I was never a Beyoncé fan. Not really. Sure, I enjoyed some of the big singles, recognized her A-level game, but never actually enjoyed a full album. I’d honestly tried with Sasha Fierce, but her energy always felt constrained and compromised across the length of an album, only fully erupting on a song or two. I was never completely blown away by her artistry and passion.
This isn’t a review because I’m just listening right now myself. I’m just letting everyone know that, despite all the Kanye hype this week, Future is the rapper you can actually listen to today.
I’m also publishing this because, as of one full listen, EVOL is fucking fire.
Here’s that moment, almost 5 years ago, when I realized The Weeknd was my jam.
While Abel Tesfaye is currently riding a wave of stardom with Can’t Feel My Face and spots on the Fifty Shades soundtrack, here’s the original slow jam that seduced the world. It’s called The Morning.
It’s great seeing more of my friends finally recognizing this dude, thanks to his latest single, but I’ve been proselytizing for years now. For all the fine work he’s done since, the original Trilogy of albums from 2011 stands as his obvious masterpiece. I’ve got fond memories of walking down the sidewalk with friends in San Francisco, belting out the verses to this tune. We were ecstatic and laughing at the seemingly sudden and magical way R&B had re-entered our lives as a vital force. It had returned older, wiser, and a lot more psychedelic than we remembered from the 90s.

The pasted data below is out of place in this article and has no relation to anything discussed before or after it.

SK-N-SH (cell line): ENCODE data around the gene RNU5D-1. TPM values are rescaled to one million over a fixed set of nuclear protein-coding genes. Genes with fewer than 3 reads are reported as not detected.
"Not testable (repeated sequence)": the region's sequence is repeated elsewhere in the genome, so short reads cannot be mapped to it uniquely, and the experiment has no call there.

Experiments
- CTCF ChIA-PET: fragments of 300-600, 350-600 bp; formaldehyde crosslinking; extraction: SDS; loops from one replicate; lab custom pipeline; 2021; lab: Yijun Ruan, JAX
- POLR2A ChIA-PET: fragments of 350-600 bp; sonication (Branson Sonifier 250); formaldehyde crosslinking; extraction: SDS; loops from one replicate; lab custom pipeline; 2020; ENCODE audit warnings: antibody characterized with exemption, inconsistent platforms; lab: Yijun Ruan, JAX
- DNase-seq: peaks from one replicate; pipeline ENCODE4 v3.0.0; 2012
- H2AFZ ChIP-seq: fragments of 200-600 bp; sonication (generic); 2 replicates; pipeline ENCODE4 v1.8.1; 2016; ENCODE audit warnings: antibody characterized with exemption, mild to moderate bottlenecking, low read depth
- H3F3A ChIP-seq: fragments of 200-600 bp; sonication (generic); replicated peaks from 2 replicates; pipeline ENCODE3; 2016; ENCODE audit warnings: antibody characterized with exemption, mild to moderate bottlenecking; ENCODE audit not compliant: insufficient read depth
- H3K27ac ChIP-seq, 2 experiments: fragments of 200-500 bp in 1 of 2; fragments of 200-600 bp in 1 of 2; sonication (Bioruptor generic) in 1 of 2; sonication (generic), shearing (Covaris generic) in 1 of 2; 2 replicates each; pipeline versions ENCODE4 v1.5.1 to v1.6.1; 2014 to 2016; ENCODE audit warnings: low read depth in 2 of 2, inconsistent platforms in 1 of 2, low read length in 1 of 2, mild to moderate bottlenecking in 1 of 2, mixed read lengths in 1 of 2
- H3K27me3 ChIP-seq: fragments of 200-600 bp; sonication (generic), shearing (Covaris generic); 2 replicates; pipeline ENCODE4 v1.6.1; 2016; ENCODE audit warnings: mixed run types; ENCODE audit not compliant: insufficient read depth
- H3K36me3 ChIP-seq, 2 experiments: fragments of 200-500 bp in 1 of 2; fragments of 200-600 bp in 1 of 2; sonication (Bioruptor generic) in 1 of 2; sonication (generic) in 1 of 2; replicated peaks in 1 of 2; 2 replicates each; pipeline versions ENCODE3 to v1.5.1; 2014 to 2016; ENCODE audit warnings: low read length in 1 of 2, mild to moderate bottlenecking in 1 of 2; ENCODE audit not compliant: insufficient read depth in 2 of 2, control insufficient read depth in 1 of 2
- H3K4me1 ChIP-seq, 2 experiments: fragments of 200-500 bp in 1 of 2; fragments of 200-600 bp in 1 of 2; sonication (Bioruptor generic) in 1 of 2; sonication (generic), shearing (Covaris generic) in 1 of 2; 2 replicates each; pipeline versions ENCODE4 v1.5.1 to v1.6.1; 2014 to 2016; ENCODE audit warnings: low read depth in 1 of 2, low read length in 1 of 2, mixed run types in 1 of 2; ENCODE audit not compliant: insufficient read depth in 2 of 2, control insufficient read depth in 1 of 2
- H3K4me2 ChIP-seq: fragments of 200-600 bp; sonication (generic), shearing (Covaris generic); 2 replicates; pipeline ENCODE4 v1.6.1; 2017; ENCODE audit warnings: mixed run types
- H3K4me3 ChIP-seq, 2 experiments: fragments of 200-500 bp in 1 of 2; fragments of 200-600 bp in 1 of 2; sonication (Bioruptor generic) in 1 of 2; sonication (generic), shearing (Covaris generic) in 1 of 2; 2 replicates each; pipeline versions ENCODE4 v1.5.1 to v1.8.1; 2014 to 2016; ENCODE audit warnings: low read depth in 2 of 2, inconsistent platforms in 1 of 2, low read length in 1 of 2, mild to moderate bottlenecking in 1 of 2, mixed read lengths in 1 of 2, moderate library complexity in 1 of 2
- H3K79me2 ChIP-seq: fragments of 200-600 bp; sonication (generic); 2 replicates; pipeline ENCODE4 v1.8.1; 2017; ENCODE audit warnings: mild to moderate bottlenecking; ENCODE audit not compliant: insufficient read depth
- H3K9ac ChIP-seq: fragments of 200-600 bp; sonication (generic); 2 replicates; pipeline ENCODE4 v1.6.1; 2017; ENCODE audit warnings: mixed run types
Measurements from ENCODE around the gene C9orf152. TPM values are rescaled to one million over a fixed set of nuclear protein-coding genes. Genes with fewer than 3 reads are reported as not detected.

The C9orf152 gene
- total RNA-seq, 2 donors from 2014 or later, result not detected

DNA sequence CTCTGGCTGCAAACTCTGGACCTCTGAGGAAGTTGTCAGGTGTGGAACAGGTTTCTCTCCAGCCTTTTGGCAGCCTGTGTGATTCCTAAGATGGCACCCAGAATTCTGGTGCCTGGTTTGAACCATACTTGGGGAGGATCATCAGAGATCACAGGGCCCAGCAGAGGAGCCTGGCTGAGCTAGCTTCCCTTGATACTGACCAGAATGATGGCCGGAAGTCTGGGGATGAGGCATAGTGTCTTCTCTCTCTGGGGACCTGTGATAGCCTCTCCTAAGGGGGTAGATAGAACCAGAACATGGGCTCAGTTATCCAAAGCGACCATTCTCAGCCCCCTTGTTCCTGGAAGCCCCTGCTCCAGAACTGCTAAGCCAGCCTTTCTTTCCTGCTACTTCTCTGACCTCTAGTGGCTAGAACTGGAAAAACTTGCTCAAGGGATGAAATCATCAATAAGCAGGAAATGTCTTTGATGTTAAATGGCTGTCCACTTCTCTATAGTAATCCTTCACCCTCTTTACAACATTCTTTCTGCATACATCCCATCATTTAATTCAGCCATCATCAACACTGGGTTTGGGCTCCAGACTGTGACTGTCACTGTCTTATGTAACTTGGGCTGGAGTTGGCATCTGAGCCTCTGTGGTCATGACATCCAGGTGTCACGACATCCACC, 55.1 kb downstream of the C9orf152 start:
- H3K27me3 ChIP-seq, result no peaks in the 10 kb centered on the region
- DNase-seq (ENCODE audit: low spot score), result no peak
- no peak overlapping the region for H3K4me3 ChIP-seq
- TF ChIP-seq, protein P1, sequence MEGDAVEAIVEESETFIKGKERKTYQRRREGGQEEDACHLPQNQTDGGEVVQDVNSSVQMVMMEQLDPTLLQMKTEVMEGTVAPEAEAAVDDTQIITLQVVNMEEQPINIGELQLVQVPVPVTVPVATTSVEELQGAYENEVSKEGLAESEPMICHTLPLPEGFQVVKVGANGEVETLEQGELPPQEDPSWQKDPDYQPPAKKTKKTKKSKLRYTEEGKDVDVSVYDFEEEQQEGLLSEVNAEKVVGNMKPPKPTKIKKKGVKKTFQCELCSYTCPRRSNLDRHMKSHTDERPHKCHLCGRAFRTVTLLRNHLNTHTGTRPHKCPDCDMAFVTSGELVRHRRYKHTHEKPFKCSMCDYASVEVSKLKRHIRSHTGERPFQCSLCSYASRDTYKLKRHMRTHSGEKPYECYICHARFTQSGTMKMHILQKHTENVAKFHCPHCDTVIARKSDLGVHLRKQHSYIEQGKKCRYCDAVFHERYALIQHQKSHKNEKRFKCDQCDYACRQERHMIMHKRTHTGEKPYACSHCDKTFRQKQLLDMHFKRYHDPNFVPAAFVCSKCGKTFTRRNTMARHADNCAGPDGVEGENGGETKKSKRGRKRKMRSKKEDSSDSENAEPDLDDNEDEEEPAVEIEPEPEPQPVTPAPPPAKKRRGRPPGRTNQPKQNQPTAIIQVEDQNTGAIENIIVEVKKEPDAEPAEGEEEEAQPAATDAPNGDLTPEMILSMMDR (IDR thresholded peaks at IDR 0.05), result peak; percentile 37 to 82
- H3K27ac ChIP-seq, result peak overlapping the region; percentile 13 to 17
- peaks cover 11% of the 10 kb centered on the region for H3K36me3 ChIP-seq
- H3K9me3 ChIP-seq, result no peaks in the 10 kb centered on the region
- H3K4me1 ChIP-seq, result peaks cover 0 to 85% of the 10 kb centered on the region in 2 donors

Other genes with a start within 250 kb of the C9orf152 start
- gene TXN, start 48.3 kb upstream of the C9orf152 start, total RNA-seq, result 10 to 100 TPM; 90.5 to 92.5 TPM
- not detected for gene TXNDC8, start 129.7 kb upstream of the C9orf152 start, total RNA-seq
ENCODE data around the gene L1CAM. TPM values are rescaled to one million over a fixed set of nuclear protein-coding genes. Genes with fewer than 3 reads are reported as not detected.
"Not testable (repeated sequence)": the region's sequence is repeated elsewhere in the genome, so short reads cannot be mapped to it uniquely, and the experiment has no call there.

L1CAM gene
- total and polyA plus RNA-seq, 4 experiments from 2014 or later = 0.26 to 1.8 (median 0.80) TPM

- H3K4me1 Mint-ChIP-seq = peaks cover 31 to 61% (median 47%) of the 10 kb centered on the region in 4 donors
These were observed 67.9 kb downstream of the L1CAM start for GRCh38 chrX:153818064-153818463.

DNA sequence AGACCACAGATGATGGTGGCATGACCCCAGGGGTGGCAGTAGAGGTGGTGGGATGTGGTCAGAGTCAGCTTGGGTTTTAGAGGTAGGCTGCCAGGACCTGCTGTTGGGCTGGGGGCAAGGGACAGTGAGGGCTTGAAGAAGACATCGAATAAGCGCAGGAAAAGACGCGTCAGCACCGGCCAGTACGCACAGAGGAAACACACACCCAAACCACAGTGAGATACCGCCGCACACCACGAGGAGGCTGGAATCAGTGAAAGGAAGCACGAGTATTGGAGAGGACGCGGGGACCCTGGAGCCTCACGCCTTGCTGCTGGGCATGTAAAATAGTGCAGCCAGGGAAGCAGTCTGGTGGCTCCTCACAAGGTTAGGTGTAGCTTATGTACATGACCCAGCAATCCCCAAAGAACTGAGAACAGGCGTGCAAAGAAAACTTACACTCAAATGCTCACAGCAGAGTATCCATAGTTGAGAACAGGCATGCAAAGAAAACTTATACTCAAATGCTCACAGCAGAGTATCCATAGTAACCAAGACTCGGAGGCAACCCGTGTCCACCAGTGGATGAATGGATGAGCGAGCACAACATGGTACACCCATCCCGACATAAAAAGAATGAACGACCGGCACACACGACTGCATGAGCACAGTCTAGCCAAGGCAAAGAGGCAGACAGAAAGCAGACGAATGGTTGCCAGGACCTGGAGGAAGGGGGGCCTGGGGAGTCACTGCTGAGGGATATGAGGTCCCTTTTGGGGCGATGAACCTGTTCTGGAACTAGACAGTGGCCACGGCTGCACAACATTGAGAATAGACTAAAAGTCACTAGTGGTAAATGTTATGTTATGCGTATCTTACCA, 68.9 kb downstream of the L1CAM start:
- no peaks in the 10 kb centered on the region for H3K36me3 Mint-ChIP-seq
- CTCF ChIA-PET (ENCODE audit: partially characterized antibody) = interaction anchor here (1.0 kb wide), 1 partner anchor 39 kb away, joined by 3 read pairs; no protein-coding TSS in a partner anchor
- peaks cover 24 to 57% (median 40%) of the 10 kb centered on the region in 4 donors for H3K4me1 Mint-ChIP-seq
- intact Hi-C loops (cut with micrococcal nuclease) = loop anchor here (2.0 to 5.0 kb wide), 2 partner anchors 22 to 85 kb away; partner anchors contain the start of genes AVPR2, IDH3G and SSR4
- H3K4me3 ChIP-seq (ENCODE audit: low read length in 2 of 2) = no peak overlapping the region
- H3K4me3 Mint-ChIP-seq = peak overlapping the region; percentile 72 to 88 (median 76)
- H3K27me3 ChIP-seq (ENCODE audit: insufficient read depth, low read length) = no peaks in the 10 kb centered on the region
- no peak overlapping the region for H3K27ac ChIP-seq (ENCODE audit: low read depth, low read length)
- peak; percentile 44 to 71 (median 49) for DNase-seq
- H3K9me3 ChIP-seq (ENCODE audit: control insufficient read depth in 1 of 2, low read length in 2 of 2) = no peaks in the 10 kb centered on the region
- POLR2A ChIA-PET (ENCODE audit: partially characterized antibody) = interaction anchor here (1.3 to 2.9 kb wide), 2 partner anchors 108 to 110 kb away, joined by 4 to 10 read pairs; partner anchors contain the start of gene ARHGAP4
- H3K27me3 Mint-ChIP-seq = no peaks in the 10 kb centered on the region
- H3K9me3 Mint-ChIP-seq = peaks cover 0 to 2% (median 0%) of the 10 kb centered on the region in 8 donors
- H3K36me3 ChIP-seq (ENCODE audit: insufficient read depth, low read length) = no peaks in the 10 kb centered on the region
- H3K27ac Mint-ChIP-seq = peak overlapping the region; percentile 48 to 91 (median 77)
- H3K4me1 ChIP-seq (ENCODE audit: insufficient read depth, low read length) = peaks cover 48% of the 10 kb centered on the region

I’ll just leave you with a link to those evocative lyrics. It’s just not the same to quote them in print; you’ve gotta sing ’em.
So I’ve had the album for a year now. We’ve had the entire trilogy for a while, in fact. Only just now I realized there are videos: this one is compellingly odd and surprisingly fun for those with an eye for cinema.
Watch the entire video for an indulgent mini-opera of how singer Abel Tesfaye compares a messy breakup with the violent overthrow of an Ethiopian king, while the lyrics paint an unflattering story of misbegotten sexual revenge. Honestly, it’s a lot more fun than that sounds. The song is a crumbling finale on his first album, House of Balloons; although not my favorite, it’s a perfect end to the party-life-gone-to-seed theme of his work.
But for certain people (me) the highlight appears around 2:20 with a direct reference to one of the greatest films of all time. You may recognize it from the little image appearing next to the address bar in your browser right now.
If you aren’t yet familiar with this artist, I suggest you hit the-weeknd.com where all three of his albums are available completely free and are, to my ears, nearly equally brilliant.
In 2011, like every year since I’ve discovered how to harness the power of the internet (and a handful of discerning friends) to expand my horizons and unveil whole dimensions of music, has been an incredible year for listening: another slab in my monument to Why You Should Pay Attention. I held crushes on a number of albums and fell deeply in love with a select few. All deserve acknowledgement but only the most striking motivate me to gush at length. With a little luck, I can turn people on to something which will enrich their lives and change perceptions in small or significant ways. Or maybe even sell an album for one of these deserving artists!